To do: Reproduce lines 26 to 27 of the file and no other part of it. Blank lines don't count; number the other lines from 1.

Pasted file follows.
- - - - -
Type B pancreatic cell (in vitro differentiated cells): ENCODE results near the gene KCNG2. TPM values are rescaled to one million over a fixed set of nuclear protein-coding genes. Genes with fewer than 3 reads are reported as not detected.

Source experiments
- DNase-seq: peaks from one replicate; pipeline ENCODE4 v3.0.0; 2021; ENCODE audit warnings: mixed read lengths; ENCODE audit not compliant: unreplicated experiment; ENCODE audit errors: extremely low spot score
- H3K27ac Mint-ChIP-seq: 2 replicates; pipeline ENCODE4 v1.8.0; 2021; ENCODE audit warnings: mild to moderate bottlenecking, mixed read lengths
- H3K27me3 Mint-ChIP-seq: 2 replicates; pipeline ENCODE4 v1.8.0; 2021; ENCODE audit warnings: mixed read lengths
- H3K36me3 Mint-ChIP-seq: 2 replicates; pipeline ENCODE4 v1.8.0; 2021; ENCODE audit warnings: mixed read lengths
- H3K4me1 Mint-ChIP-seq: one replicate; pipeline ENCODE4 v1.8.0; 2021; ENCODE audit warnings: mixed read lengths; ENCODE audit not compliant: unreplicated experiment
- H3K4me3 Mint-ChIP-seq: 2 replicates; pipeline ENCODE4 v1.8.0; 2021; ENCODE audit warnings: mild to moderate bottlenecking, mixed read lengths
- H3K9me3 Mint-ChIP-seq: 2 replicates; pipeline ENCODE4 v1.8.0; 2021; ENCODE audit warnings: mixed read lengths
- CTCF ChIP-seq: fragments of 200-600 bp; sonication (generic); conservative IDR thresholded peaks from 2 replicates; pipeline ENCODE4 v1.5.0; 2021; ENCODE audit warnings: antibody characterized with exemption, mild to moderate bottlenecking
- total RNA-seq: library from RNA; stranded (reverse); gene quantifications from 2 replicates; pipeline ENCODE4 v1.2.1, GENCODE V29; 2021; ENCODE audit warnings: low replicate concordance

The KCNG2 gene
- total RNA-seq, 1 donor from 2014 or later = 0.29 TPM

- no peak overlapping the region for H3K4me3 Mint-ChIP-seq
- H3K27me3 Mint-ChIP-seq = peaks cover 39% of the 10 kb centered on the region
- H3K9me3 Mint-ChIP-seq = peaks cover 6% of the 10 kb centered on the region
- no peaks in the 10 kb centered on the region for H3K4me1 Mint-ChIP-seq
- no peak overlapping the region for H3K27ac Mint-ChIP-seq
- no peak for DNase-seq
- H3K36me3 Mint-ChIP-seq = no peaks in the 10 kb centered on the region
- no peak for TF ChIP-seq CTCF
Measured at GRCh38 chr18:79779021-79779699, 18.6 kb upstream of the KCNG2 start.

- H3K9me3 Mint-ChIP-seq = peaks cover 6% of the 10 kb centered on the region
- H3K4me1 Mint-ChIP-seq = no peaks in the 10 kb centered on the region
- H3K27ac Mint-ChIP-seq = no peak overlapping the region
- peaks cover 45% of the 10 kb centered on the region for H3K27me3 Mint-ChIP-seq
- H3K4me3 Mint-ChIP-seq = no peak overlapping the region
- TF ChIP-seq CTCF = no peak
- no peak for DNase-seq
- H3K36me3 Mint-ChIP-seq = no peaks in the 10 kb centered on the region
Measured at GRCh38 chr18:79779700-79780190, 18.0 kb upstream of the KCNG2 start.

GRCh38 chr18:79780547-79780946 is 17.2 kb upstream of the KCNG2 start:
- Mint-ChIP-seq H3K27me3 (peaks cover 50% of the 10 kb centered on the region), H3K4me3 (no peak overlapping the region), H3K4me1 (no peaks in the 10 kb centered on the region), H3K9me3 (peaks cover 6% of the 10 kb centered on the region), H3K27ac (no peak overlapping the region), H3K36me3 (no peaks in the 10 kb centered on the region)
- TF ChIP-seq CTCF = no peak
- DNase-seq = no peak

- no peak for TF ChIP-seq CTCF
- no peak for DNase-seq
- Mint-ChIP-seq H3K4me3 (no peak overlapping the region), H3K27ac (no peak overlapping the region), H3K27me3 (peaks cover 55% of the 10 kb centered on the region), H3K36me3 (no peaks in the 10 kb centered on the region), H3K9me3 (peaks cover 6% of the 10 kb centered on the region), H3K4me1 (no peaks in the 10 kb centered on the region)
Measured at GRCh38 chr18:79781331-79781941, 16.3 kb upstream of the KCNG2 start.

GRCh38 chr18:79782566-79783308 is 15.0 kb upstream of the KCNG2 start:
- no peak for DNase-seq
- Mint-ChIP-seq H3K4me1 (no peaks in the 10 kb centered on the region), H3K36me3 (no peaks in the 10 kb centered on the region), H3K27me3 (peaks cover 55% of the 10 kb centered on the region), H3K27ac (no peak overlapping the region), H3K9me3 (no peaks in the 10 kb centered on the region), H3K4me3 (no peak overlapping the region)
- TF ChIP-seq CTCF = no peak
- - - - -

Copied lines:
- peaks cover 45% of the 10 kb centered on the region for H3K27me3 Mint-ChIP-seq
- H3K4me3 Mint-ChIP-seq = no peak overlapping the region